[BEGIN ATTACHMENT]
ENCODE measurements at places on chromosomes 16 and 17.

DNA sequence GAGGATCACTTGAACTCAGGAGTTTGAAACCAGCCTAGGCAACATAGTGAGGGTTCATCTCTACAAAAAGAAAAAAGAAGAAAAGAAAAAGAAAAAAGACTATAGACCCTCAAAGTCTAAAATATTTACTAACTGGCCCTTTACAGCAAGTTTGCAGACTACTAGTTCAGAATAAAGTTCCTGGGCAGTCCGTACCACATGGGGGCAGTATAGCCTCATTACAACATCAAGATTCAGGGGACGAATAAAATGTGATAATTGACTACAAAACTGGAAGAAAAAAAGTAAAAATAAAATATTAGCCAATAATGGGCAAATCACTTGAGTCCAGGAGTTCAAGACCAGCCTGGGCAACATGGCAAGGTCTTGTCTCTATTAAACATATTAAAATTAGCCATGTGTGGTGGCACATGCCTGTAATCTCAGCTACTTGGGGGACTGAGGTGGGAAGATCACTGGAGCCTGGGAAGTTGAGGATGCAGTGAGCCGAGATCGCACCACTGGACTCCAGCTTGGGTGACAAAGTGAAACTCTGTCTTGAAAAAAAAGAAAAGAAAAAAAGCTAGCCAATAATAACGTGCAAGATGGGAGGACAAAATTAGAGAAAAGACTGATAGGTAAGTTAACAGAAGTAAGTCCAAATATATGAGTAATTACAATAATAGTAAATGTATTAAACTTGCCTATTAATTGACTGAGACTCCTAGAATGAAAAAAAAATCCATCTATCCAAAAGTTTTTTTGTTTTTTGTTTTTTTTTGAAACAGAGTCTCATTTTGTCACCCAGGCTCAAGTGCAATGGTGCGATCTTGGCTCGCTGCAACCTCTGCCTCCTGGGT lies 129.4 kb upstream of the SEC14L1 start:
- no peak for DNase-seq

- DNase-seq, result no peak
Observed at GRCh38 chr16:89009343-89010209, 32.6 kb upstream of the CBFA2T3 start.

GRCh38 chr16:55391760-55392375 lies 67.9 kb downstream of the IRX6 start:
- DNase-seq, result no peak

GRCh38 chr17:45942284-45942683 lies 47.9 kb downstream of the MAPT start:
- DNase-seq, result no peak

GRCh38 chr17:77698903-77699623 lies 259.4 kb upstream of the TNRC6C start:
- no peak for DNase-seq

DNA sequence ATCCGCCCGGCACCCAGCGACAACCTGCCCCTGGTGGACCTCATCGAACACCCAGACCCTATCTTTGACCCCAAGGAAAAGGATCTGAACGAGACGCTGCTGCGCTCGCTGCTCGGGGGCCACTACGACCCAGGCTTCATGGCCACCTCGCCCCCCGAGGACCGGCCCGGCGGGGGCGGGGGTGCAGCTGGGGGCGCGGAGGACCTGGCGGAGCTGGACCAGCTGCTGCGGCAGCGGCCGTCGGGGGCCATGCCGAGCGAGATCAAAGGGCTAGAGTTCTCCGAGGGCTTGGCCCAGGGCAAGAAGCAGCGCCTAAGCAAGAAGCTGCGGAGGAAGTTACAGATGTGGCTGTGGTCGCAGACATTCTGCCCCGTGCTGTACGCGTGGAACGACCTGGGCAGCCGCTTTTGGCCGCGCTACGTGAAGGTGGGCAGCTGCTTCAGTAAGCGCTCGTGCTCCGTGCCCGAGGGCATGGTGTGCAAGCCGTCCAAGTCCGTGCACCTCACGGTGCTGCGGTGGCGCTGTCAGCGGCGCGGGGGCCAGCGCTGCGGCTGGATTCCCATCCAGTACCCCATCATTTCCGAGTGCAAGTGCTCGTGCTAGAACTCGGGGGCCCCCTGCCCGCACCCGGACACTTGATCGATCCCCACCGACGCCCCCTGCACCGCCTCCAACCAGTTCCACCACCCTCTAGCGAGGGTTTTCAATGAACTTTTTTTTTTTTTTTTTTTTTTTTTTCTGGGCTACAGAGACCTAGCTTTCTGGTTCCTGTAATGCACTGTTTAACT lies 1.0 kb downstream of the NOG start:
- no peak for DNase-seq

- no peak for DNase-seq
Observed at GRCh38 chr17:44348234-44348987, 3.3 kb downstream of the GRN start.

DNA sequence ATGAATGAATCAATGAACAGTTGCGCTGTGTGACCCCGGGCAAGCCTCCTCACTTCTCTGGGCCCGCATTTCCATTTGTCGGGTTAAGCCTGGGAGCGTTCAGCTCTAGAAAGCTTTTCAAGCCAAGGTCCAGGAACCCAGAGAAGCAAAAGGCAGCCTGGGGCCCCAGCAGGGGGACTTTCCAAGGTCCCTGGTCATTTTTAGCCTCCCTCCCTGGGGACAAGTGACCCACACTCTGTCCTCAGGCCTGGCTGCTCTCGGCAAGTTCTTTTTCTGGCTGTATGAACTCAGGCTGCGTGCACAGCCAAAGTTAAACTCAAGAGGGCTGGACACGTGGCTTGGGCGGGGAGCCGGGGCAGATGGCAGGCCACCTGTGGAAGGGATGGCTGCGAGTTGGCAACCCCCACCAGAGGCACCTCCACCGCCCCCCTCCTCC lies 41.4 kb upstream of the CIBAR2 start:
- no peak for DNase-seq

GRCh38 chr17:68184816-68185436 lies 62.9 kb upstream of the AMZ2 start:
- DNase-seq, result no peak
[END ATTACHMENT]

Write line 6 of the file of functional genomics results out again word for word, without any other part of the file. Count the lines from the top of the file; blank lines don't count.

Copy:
GRCh38 chr16:55391760-55392375 lies 67.9 kb downstream of the IRX6 start: